Dementia Helpline0800 888 6678
woman and a man

Young onset dementia: facts and figures

As with dementia generally, there is conflicting information about the prevalence of young onset dementia. The low levels of awareness and the difficulties of diagnosing the condition at working-age mean popularly used statistics are likely to be inaccurate and do not reflect the true number of people who are affected. The facts and figures stated below relate to the UK.

Prevalence of young onset dementia

  • An estimated 7.5% or 70,800 of the estimated 944,000 people living with dementia in the UK are living with young onset dementia where symptoms occurred under the age of 65
  • The estimated prevalence figure for young onset dementia, where diagnosis was between age 30—64, is 92 per 100,000 of the general population
  • Prevalence rates for young onset dementia in black and minority ethnic groups are higher than for the population as a whole. People from BAME backgrounds are less likely to receive a diagnosis or support
  • People with a learning disability are at greater risk of developing dementia at a younger age. Studies have shown that one in ten develop young onset Alzheimer’s disease between the age of 50 to 65. The number of people with Down’s syndrome who develop Alzheimer’s disease is even greater

Diagnosis of young onset dementia

  • On average, a person may see between two and five different consultants before a diagnosis is made
  • The average time to diagnosis is 4.4 years in younger people compared to 2.2 years for people aged over 65
  • In England in August 2018, the estimated dementia diagnosis rate for under 65s was 41%, compared to 68% for people aged over 65
  • Awareness amongst GPs is still relatively low and when people are younger, symptoms are often attributed to stress, anxiety, depression or menopause
  • People who are under 65 are more likely to be diagnosed with a genetically inherited form of dementia or a rarer dementia that can be difficult to recognise

Common types of dementia in younger people

There are differences in the types of dementia commonly diagnosed in younger people with dementia compared to those of an older age.

  • Alzheimer’s disease is the most common form of dementia in younger people, accounting for around a third of younger people with dementia, in comparison to about 60% in the older age group
  • Vascular dementia is the second most common form of dementia in young people. Around 20% of younger people with dementia have vascular dementia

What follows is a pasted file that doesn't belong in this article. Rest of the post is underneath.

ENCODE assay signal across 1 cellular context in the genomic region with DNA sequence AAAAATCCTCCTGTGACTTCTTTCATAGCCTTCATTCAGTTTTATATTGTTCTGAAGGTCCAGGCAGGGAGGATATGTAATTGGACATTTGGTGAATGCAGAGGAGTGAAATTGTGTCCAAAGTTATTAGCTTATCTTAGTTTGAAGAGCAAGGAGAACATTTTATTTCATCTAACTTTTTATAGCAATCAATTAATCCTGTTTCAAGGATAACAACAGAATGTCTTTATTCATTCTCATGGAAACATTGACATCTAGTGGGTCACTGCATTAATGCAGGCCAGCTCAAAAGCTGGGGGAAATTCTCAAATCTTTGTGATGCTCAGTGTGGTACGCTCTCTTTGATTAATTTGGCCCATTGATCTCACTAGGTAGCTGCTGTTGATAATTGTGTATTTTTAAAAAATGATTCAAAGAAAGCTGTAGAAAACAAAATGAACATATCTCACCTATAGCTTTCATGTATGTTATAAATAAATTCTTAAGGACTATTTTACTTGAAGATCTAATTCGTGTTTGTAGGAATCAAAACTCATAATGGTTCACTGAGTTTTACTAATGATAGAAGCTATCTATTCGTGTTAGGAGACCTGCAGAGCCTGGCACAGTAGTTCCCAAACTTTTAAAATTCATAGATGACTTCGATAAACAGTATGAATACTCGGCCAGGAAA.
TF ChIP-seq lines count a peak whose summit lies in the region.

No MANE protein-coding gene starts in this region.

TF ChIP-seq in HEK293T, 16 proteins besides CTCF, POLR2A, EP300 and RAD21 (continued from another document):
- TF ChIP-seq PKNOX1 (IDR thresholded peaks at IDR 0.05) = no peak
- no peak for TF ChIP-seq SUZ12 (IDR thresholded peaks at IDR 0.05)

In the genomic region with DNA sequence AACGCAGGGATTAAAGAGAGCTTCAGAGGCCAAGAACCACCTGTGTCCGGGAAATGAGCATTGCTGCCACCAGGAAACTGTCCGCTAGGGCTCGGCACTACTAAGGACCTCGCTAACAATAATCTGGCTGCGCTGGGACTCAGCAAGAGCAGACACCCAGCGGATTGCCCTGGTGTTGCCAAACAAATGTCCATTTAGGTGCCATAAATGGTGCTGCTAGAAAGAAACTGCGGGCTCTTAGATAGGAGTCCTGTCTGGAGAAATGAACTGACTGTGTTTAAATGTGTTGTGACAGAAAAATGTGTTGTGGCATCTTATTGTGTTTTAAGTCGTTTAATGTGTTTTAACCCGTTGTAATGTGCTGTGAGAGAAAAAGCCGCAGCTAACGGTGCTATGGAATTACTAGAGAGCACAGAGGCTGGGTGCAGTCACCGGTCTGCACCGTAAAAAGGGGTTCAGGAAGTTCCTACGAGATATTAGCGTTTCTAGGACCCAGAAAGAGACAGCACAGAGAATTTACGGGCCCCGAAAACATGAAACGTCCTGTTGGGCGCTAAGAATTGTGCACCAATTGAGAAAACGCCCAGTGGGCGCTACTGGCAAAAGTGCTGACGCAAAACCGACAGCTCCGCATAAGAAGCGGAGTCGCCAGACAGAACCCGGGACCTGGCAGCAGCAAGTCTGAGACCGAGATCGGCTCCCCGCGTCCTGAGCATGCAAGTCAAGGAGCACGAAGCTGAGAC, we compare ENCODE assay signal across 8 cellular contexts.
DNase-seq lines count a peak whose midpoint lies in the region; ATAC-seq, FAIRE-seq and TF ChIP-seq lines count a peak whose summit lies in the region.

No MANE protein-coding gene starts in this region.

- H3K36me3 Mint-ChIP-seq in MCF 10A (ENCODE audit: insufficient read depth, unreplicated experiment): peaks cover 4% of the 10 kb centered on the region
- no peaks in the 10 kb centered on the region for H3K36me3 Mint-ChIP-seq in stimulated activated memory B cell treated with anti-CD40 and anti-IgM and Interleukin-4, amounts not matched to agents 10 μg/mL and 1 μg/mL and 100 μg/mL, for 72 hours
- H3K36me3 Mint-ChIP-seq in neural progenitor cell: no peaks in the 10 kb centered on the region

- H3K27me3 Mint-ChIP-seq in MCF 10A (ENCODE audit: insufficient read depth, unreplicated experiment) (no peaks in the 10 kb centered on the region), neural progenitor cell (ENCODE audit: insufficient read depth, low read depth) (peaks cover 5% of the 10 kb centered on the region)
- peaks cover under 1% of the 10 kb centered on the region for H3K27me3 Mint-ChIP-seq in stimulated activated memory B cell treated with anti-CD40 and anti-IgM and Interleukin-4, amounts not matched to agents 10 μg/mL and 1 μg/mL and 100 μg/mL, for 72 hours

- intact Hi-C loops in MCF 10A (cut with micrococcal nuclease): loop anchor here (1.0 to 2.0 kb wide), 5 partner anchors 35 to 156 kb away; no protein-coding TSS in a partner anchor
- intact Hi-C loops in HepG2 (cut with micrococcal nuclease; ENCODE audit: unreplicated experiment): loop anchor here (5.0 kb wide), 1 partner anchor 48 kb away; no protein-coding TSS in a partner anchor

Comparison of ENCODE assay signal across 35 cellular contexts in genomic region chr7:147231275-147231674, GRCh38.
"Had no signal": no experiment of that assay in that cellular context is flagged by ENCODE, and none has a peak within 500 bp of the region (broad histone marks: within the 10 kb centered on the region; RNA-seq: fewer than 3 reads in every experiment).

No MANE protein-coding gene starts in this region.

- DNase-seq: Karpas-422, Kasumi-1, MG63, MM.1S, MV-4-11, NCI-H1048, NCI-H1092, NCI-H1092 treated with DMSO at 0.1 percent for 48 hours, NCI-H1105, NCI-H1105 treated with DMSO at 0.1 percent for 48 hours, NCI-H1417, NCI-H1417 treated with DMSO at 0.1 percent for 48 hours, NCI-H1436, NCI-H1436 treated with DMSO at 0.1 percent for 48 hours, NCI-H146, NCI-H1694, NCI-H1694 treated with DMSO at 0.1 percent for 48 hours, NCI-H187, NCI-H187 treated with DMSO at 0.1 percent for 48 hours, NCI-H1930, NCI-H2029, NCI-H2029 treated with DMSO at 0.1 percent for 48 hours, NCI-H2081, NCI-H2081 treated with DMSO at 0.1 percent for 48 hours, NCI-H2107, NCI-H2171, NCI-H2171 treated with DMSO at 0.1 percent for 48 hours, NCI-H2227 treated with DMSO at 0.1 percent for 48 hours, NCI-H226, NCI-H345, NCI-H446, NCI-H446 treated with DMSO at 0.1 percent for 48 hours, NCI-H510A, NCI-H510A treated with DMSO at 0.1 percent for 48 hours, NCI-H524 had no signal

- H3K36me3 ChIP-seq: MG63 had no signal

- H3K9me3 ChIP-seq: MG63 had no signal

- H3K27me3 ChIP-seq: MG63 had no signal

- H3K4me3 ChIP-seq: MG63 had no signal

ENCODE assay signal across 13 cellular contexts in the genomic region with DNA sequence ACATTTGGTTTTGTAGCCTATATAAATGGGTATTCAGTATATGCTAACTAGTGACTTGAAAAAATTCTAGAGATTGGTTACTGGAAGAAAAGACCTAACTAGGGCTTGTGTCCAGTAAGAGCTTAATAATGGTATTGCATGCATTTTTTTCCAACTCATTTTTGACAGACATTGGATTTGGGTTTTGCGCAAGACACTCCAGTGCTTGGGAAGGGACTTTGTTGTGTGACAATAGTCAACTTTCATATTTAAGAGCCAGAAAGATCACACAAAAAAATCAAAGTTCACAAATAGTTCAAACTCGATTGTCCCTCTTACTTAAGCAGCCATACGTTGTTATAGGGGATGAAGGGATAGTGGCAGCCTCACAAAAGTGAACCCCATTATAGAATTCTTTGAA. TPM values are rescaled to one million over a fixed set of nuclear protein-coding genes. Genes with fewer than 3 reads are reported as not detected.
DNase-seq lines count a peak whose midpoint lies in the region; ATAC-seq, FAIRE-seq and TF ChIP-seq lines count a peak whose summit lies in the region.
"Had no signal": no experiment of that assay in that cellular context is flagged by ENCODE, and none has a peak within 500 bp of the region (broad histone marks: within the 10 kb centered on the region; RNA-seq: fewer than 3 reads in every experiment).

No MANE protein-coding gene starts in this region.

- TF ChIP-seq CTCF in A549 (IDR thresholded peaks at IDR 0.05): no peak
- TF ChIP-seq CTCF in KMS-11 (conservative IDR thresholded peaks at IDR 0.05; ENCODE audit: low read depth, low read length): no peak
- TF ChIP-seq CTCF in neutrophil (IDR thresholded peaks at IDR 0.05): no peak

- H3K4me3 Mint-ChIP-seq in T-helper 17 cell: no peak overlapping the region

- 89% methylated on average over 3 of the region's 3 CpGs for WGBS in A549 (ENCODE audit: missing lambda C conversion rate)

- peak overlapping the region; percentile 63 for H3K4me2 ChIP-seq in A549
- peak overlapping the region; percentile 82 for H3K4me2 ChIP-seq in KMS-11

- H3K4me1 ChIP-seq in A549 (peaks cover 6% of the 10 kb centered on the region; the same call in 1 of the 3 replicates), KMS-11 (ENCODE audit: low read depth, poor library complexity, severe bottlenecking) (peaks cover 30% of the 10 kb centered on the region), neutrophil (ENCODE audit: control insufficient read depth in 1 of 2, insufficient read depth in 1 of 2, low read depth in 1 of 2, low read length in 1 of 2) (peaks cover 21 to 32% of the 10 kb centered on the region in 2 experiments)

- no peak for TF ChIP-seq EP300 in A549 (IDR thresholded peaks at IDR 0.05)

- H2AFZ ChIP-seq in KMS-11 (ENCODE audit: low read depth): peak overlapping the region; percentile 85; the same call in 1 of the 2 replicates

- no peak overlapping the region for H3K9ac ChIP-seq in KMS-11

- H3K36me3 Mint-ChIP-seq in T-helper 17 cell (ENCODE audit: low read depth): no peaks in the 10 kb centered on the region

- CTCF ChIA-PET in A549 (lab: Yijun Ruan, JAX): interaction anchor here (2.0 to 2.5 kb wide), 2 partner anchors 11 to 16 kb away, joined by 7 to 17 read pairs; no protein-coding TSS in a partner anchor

• Around 12% of younger people with dementia have frontotemporal dementia, compared with just 2% in older people. It most commonly occurs between the ages of 45-65. In about 40% of cases there is a family history of the condition
  • Korsakoff’s syndrome – around 10% of dementias in younger people are caused by a lack of vitamin B1 (thiamine), most commonly associated with alcohol abuse
  • Around 10% of younger people with dementia have dementia with Lewy bodies
  • Around 20% of young people with dementia have a ‘rarer’ form of the condition. Examples include conditions that can lead to dementia including Parkinson’sHuntington’s disease and Creutzfeld Jakob disease
  • Younger people are more likely to have rarer familial forms of dementia caused by genetic mutations including: familial Alzheimer’s disease, familial frontotemporal dementia and familial vascular dementia

The impact of dementia for younger people and their families

  • Although younger people experience similar symptoms to older people with dementia, the impact on their lives is likely to be greater
  • Younger people are more likely to still be working when they are diagnosed
  • Many will have significant financial commitments such as a mortgage
  • They often have children to care for and dependent parents too
  • Their lives tend to be more active and they have hopes, dreams and ambitions to fulfil up to and beyond their retirement

The importance of language

  • The language used to talk about dementia can strongly influence how others treat or view them, and how they feel about themselves
  • For example, referring to people with dementia as ‘sufferers’ or as ‘victims’ implies that they are helpless. This not only strips people of their dignity and self-esteem, it reinforces inaccurate stereotypes and heightens the fear and stigma surrounding dementia
  • Young onset dementia is not necessarily the defining aspect of someone’s identity. They are a person first and should always be described, and treated, as such. Life does not stop when dementia starts
  • Using the correct terms avoids confusion. There are many forms of dementia. Alzheimer’s disease is just one of them and the terms are not interchangeable
  • Young onset dementia is a preferable term to ‘early onset’ dementia so as to avoid confusion with the early stages of dementia generally

Useful resources